Amazon Wants To Build Alexa-Powered ‘Smart’ Neighbourhoods
If total domination of the home wasn’t enough, Amazon is thinking bigger and now wants to smarten-up entire communities with its new update.
Amazon Sidewalk is an upcoming update for people’s Alexa-enabled devices such as Echo Dots and Ring cameras. It plans to harness a small portion of the user’s home network and use it to propel low-strength Wi-Fi and Bluetooth signals up to half a mile away.
Using bandwidth from all the Alexa devices in a given neighbourhood, Amazon envisions a local community that can potentially be safer, more efficient and smarter than ever.
Amazon has offered its thoughts on the potential applications of Sidewalk, which include smart mailboxes capable of alerting homeowners when mail has been delivered, or water sensors indicating to the owner that a garden needs some care.
It has also announced a companion technology for Ring, its internet-facing line of doorbells. Amazon said users could clip a tag onto a dog’s collar and set a virtual perimeter within the Ring app that would alert the owner when their dog has strayed too far from home.
Amazon customers who also have Tile devices will be able to enjoy the two technology’s compatibility. With an extended Wi-Fi network, Tile’s location-tracking technology will be able to work over much greater distances and make it easier to find a lost wallet, for example, that may have fallen out of your pocket a few streets away.
Security concerns often mire these types of announcements, and Sidewalk attracted similar criticism following its initial announcement in 2019.
Jeff Pollard, Vice President, Principal Analyst at Forrester, echoed the wider industry’s concerns about Alexa devices becoming too pervasive.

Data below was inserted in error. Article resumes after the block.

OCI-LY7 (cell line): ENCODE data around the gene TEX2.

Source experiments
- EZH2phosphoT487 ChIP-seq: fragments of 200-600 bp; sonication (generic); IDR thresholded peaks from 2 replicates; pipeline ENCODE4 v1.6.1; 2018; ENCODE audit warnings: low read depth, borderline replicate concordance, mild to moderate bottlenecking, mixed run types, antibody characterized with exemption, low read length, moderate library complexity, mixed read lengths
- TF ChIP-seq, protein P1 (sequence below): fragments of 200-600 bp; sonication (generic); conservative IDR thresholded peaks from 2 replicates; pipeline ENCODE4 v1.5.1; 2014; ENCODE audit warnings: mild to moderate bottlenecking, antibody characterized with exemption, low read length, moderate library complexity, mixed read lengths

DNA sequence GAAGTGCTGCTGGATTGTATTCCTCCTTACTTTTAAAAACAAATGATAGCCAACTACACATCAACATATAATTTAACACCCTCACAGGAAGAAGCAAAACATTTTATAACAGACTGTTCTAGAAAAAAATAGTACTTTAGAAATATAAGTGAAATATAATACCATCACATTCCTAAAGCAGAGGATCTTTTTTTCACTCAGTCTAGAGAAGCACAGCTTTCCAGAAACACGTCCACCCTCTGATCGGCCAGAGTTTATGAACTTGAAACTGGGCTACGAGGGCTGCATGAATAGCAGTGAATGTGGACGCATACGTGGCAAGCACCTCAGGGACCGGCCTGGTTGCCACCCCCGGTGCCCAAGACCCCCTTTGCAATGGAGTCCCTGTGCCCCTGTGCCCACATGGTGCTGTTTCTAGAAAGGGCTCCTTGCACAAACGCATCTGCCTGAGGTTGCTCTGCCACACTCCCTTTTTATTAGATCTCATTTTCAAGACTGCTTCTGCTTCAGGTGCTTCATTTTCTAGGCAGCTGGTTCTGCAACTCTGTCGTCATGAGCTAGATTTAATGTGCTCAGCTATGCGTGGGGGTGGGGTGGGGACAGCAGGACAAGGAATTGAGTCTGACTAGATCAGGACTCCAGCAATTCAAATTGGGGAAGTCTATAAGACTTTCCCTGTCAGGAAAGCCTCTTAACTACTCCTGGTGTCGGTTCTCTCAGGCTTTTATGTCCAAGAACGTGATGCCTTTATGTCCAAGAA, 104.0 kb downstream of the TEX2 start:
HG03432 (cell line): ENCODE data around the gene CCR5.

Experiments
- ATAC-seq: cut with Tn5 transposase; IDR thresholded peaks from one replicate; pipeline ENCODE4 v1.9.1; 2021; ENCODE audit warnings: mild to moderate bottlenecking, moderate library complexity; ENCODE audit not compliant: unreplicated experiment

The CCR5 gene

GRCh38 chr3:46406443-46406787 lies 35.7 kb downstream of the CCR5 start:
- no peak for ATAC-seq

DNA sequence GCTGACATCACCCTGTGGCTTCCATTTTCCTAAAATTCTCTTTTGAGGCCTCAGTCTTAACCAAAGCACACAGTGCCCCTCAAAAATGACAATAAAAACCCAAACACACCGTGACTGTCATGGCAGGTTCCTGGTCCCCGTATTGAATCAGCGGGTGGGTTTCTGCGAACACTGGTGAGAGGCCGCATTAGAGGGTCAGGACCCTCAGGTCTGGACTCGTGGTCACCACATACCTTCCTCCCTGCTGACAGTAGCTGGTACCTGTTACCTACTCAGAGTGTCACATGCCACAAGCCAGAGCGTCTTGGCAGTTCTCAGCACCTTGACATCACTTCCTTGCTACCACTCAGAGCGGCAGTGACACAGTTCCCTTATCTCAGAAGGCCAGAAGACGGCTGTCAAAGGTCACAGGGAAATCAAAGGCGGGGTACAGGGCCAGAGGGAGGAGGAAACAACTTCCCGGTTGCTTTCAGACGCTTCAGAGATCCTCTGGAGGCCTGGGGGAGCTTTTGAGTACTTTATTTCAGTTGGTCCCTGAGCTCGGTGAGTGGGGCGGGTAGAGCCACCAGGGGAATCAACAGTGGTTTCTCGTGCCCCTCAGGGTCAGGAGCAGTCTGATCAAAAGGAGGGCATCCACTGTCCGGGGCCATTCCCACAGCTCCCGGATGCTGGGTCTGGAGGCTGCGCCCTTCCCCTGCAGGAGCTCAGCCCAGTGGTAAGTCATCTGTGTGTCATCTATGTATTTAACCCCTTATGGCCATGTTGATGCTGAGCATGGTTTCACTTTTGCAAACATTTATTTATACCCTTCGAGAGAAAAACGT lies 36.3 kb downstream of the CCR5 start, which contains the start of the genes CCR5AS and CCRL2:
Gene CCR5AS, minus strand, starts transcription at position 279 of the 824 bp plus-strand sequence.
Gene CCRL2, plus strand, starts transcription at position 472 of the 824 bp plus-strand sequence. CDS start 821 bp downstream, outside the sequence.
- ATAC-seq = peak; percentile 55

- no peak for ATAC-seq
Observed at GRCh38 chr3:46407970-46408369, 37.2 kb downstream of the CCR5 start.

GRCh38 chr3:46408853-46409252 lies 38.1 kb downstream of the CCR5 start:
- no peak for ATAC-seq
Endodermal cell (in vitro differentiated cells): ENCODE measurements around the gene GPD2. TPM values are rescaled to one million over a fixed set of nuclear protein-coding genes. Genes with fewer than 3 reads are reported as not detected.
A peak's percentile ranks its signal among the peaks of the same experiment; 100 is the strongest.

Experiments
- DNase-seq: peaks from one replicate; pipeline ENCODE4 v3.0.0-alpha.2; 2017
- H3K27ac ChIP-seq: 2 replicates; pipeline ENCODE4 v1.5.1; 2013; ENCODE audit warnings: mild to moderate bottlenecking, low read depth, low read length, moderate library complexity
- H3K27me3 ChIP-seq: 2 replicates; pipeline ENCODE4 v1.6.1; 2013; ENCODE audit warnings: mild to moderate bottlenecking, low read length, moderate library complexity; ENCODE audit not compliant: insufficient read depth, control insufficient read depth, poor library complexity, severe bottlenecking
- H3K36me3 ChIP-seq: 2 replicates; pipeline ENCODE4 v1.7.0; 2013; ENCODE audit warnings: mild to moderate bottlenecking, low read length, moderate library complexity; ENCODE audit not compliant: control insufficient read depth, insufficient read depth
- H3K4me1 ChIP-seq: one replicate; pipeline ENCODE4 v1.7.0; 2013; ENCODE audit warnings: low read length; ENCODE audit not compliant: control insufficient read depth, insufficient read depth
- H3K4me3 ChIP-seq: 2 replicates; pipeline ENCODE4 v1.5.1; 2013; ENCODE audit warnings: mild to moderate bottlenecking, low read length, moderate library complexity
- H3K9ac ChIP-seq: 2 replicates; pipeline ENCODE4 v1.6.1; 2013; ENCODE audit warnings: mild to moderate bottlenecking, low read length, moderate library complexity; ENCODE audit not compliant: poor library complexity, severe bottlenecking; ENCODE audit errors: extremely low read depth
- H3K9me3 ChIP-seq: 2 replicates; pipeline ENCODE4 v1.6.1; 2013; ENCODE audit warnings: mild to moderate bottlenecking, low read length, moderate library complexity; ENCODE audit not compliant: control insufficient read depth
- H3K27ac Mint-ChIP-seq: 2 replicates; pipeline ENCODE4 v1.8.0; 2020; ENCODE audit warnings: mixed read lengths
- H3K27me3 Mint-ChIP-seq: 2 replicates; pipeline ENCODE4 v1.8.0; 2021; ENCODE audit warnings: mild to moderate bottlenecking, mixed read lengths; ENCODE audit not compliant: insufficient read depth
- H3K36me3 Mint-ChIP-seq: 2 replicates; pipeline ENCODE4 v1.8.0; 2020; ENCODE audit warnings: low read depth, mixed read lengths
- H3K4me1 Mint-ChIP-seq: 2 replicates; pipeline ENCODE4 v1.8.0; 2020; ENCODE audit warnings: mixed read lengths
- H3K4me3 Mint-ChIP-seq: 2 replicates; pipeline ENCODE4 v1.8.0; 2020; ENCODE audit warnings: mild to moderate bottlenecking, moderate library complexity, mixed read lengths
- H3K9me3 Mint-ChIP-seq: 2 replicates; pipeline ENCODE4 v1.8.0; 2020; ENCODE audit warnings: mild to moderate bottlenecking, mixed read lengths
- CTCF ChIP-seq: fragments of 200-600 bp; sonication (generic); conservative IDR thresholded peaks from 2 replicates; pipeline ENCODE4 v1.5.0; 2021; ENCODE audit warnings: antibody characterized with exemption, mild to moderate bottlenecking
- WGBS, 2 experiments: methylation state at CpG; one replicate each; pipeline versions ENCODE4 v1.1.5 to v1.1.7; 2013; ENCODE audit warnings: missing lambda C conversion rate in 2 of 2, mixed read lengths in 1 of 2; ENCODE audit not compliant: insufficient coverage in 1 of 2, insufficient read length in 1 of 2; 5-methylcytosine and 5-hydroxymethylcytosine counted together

Speaking to CNET, Pollard said:
It’s great to get an alert your dog left the yard, but those devices could also send data to Amazon like the frequency, duration, destination and path of your dog walks.
That seems innocuous enough, but what could that data mean for you when combined with other data? It’s the unintended – and unexpected – consequences of technology and the data it collects that often come back to bite us (pardon the pun).
Alexa devices are already in so many homes around the world, thanks to their low prices and fantastic functionality. They’ve even been used as star witnesses in US murder trials, but Amazon insists the new technology will adhere to industry-standard cyber security protocols.
Amazon wrote in a September 2020 white paper:
Information customers would deem sensitive, like the contents of a packet sent over the Sidewalk network, is not seen by Sidewalk.
Only the intended destinations [the endpoint and application server] possess the keys required to access this information.
This essentially means Amazon will do the job of routing the information you and your devices send it to the right place, but won’t actually ‘see’ the data or use it to make predictions about you.
Amazon also said that while most of its Alexa devices will support the technology, only the newer versions will be able to make the most of it.
Backwards compatibility goes all the way back to the second-generation Amazon Echo from 2017, but other than the latest devices like the Echo Show 10, these will only support long-range Bluetooth signals that can only be used for things like setting up more Alexa devices with less hassle.
The newest devices will support the transmission of both Bluetooth and also low-strength 900MHz Wi-Fi – the technology that will be able to power the likes of Fetch and smart mailboxes, it told CNET.
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